George Chiala

George Chiala—the patriarch of one of South County’s most influential farming families, a philanthropist who has been recognized repeatedly for his service to the community over the years and a longtime Morgan Hill resident who was loved and respected by those who knew him—died Jan. 2 at the age of 74.

Chiala grew up in Cupertino but came to Morgan Hill with his parents and siblings when he was 16. The family moved into the Eastman Kodak Estate, also known as the Fountain Oaks Ranch, which overlooks the family’s vast farmland in southeast Morgan Hill. The property remains in the Chiala family, and has been the site of numerous fundraisers for local causes over the years.

In 1972, Chiala founded George Chiala Farms in Morgan Hill—a company that quickly became an entrenched part of the local community, and which remains a family business with sons Tim and George Jr. operating the farms as full partners. George’s wife Alice is the company CFO, and daughters Christi and Nicole serve as board members, according to a statement from the Chiala family.

But Chiala was equally known as a leader and a philanthropist who enthusiastically championed efforts to improve the community and rallied others behind him.

Mayor Steve Tate, who has been active in Morgan Hill since long before his first term as mayor a decade ago, described George Chiala as a “perfect gentleman,” and his philanthropy style as “hands on.”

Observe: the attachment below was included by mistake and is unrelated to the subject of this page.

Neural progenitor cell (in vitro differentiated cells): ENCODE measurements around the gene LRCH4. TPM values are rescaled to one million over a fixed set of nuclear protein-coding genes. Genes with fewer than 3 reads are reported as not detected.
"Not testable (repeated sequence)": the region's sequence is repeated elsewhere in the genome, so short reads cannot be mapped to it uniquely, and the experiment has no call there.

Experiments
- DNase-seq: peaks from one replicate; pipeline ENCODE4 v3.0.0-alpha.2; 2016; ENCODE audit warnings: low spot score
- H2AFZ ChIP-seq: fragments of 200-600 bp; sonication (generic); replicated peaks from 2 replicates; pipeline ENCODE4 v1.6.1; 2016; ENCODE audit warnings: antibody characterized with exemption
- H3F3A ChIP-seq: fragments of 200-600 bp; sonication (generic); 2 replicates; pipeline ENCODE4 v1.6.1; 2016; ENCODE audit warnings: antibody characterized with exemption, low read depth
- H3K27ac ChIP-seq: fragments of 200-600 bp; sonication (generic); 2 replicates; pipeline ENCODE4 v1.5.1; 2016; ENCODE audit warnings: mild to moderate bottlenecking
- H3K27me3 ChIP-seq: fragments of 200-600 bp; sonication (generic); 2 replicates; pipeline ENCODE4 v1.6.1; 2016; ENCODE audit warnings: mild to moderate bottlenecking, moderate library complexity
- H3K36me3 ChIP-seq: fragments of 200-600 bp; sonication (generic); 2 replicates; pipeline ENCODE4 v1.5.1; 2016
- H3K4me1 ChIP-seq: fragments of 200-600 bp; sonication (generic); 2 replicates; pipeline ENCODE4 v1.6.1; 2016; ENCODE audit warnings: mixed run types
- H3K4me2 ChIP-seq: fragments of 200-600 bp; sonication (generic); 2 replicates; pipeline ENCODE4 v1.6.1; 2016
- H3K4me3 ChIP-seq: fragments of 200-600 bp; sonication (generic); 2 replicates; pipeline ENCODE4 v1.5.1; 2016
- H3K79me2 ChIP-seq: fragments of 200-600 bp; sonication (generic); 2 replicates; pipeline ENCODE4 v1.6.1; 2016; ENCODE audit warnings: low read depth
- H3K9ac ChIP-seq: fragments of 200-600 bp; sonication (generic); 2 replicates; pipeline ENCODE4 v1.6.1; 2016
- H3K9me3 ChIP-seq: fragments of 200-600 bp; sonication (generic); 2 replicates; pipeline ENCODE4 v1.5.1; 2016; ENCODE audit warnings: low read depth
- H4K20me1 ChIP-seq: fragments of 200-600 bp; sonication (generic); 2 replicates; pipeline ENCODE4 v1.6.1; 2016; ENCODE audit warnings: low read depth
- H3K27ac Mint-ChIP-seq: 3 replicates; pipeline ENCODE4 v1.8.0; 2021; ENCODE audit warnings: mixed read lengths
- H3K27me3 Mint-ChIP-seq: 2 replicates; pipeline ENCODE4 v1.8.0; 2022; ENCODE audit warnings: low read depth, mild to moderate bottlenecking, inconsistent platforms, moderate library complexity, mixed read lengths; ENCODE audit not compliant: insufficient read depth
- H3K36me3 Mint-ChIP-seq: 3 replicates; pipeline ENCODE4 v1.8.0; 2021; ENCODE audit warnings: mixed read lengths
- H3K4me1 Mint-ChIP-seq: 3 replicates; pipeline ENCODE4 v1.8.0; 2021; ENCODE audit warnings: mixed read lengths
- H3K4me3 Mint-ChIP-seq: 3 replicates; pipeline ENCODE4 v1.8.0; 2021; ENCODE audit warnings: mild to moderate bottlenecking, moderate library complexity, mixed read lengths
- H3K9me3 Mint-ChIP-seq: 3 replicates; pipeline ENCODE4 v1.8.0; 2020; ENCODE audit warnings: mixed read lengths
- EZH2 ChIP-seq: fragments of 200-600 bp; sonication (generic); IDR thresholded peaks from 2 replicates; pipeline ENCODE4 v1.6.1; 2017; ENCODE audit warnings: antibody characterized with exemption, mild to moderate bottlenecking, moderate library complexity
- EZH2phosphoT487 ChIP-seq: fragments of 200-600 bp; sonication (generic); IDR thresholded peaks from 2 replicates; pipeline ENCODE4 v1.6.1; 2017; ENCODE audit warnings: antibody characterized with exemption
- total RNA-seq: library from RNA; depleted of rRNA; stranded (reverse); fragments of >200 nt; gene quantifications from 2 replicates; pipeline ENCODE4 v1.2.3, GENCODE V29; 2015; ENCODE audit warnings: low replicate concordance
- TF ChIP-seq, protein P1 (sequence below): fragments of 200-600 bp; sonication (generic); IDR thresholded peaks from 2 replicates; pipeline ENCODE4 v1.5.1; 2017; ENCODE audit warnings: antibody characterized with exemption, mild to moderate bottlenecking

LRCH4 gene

“When he set his mind on something he wanted to make happen, he just never let go of it,” Tate said. “Everything he tried to accomplish, he accomplished.”

Former City Councilwoman and Mayor Pro Temp Marilyn Librers recalled, “I’ve worked closely with George on several projects. He was always there for whatever the community needed. Morgan Hill has lost a beloved champion. I’m truly saddened by the passing of this great man.”

Daughter Christi Becerra described George Chiala as an “innovator” in the farming industry, having built his first vegetable processing plant with his wife in 1984. He also worked for more than a decade on a “revolutionary” green technology that will enable the company’s processing facilities to run of clean energy in the next five to eight years.

“His can-do attitude and relentless ability to dream big helped build an impressive agricultural domain,” reads the family’s statement about Chiala’s death.

By the time GC Farms became part of the fabric of Morgan Hill, George was equally known as a community leader and philanthropist. In 2005, he was named the Chamber of Commerce Man of the Year. In 2014, Leadership Morgan Hill honored him with its annual Leadership Excellence Award, which recognizes those who “advance the spirit of the community.”

As a farmer, Chiala has donated thousands of pounds of food and used equipment to Second Harvest Food Bank, and in fact forged a lasting relationship with that nonprofit organization in 1999.